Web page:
Articulation. The Conservatoire’s proportion of Scots-domiciled undergraduate entrants recruited with HN qualifications over the last 3 years is as follows: Year Number with HNC %age of intake Number with HND %age of intake Total %age of intake 2011/12 11 9 10 8 21 17 2012/13 28 20 14 10 42 30 2013/14 26 21 13 11 39 32 Typically, HN entrants join year 1 of their Conservatoire programme. We recognise that that extends the learner journey but we believe (as do our applicants/students) that it is in our HN entrants’ own interests to do so. We begin to create a cohesive and creative learning and artistic community from day 1 and our students co-create (and develop in) that unique environment over a programme’s entire duration. Because of the potential to disrupt the cohesion of the learning community and also because it would be overly challenging for a student to locate and develop her/his artistic personality in a foreshortened timescale it is, generally, not possible to introduce students into that environment beyond year 1. In terms of its quality, intensity and standards, the learning experience in dance, drama, music, production and screen offered by the Conservatoire is unique in Scotland. The disparity of resource expended and student/staff contact time obviates against equivalence between the conservatoire and the College sector experience therefore, a year (or two years) of learning in the college sector does not, and could not, equate with a year (or two years) of learning in the uniquely rich and challenging environment offered by the Conservatoire. As noted above (and uniquely in higher education), we operate our own articulation programme through our Junior Conservatoire. We recruit a significant proportion of our Scots domiciled entrants to the BMus from the Junior Conservatoire which is, of course, designed to prepare students for the uniquely challenging environment offered by the Conservatoire and we expect that that conversion rate will be replicated in our other subject areas as we extend the scope of the Junior Conservatoire. Although not addressing any issues in relation to length of student journey, our Junior Conservatoire most certainly addresses the effectiveness and efficiency of the learner journey, preparing as it does its students for a conservatoire higher education experience. It also helps us address our access agenda as bursary support of £54,341 is available to students who need it. Protected Characteristics According to HESA data, in sess...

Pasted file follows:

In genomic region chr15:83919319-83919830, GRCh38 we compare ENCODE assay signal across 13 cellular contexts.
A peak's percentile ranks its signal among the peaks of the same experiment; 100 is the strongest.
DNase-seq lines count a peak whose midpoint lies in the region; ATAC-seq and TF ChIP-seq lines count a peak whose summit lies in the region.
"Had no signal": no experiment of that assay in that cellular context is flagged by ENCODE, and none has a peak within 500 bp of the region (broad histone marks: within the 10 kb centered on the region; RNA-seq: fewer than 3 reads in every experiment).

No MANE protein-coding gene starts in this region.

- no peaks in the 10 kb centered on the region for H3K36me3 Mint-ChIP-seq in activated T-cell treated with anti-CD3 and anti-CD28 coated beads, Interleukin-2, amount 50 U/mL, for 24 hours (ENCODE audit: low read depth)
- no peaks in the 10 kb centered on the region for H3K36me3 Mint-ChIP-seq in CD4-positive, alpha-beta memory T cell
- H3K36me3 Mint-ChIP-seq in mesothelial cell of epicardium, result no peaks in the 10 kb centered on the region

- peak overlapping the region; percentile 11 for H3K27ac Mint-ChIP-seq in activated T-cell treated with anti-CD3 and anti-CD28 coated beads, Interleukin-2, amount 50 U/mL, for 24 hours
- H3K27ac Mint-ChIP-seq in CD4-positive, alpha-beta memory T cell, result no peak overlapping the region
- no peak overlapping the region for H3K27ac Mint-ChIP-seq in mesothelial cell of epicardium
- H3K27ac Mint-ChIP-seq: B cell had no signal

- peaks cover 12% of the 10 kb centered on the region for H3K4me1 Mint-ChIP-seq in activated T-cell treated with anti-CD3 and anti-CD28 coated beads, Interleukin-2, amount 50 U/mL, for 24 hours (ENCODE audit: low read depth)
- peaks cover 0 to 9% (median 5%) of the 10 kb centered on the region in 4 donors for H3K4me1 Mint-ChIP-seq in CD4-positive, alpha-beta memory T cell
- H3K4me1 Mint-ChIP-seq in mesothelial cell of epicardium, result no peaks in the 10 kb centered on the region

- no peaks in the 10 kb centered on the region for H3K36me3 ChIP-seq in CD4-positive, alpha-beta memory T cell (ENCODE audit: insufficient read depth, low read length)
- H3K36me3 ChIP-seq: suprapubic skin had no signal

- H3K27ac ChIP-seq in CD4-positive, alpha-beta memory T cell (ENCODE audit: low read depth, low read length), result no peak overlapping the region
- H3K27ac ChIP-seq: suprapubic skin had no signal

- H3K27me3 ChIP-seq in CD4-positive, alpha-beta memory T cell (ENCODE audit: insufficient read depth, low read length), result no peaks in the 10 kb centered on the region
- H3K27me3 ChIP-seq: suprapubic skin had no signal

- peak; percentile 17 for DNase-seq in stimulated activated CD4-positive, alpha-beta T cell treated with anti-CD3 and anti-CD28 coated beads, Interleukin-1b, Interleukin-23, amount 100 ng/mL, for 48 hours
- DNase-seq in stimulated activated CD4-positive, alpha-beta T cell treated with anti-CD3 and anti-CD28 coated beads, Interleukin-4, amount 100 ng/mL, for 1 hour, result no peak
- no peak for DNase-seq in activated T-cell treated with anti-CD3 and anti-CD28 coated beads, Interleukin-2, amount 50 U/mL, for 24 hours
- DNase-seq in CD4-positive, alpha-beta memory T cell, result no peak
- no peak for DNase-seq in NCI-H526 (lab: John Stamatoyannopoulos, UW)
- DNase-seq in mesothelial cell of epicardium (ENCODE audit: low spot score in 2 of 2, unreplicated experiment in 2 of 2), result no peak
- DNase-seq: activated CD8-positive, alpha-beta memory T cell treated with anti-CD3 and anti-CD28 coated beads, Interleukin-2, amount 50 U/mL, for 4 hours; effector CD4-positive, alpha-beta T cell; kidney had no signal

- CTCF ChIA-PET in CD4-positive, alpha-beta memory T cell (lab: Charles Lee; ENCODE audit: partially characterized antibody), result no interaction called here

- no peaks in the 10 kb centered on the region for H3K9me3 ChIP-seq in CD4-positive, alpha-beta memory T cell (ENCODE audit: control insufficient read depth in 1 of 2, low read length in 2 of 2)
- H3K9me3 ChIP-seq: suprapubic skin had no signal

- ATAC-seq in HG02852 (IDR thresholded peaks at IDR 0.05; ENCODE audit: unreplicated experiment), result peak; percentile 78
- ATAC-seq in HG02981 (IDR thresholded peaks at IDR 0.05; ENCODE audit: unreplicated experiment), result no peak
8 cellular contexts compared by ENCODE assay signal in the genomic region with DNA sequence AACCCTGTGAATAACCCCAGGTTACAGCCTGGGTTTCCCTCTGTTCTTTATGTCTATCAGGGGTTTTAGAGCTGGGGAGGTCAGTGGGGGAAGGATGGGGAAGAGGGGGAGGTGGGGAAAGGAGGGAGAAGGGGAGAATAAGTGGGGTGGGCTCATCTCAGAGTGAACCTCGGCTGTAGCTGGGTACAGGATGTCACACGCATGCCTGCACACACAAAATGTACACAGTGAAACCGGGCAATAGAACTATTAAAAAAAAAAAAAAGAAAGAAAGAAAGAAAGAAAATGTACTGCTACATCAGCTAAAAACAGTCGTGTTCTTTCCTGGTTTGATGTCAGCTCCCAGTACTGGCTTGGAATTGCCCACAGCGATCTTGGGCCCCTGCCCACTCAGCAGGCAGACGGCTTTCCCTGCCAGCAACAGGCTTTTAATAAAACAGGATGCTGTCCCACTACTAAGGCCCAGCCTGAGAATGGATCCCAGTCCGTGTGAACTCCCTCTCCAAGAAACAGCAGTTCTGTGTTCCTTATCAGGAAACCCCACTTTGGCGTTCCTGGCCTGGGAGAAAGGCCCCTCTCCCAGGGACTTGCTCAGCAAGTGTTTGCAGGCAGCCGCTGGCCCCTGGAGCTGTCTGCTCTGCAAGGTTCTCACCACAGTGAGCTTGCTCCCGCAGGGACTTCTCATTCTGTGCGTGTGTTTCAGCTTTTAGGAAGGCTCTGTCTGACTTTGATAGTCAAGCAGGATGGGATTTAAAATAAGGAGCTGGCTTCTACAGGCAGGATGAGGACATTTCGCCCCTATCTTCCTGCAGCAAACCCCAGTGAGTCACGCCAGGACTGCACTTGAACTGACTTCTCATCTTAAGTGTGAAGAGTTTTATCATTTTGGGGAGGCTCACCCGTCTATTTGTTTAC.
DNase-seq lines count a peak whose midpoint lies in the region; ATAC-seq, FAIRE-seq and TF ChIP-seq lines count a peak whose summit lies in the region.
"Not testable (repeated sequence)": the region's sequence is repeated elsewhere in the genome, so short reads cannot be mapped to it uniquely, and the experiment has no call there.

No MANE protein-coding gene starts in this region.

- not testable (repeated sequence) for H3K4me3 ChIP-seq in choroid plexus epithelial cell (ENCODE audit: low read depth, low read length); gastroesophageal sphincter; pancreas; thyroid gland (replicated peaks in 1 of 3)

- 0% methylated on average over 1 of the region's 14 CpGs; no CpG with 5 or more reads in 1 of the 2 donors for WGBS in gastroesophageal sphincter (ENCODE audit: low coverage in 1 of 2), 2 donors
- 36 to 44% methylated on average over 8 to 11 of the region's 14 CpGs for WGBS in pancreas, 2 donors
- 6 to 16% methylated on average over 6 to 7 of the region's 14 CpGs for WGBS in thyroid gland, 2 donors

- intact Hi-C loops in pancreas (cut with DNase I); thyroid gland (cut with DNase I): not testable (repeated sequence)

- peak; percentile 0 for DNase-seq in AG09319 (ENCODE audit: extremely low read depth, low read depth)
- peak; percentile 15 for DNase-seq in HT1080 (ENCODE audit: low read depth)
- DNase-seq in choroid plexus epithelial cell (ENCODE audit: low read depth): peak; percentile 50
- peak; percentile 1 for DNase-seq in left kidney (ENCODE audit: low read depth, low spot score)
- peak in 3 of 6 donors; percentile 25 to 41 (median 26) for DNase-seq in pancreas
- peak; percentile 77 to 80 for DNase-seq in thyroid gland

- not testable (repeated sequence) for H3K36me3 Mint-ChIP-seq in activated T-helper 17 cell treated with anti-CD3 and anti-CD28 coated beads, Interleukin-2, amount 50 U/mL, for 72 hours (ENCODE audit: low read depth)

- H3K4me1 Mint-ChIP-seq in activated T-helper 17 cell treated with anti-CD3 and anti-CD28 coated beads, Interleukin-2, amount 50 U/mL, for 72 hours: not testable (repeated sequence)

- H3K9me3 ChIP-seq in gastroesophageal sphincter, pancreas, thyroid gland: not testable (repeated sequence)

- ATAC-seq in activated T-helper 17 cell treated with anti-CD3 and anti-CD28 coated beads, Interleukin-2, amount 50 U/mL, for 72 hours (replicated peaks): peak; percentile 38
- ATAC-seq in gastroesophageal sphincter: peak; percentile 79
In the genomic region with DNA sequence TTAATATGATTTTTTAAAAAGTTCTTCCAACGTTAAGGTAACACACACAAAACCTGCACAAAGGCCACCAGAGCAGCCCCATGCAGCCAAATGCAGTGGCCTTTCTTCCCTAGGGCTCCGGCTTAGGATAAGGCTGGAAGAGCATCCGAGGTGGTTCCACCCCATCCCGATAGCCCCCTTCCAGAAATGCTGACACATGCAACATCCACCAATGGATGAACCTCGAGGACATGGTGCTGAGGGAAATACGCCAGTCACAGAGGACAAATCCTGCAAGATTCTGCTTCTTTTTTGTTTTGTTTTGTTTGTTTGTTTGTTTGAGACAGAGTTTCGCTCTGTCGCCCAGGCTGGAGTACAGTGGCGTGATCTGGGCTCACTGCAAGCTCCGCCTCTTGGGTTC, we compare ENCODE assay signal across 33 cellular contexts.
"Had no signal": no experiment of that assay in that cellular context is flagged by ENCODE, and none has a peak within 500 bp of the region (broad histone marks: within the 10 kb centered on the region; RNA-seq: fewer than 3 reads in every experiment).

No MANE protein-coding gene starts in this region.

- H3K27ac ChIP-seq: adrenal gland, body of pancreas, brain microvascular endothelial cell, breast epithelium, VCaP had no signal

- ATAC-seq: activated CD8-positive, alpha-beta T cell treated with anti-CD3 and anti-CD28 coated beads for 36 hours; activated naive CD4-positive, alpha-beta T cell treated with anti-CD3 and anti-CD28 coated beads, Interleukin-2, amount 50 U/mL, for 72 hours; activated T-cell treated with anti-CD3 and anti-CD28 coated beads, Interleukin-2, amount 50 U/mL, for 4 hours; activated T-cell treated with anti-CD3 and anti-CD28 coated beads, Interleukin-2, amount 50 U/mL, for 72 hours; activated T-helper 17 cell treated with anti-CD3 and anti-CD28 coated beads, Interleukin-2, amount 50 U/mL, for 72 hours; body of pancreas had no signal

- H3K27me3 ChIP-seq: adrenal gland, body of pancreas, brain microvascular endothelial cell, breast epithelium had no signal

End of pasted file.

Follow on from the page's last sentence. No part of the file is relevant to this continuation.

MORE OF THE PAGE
Articulation. 9 ➢ Provides input to the Director with departmental budget requests; May 10 assist the Director in presenting budget to Asst. Superintendent for 11 Business.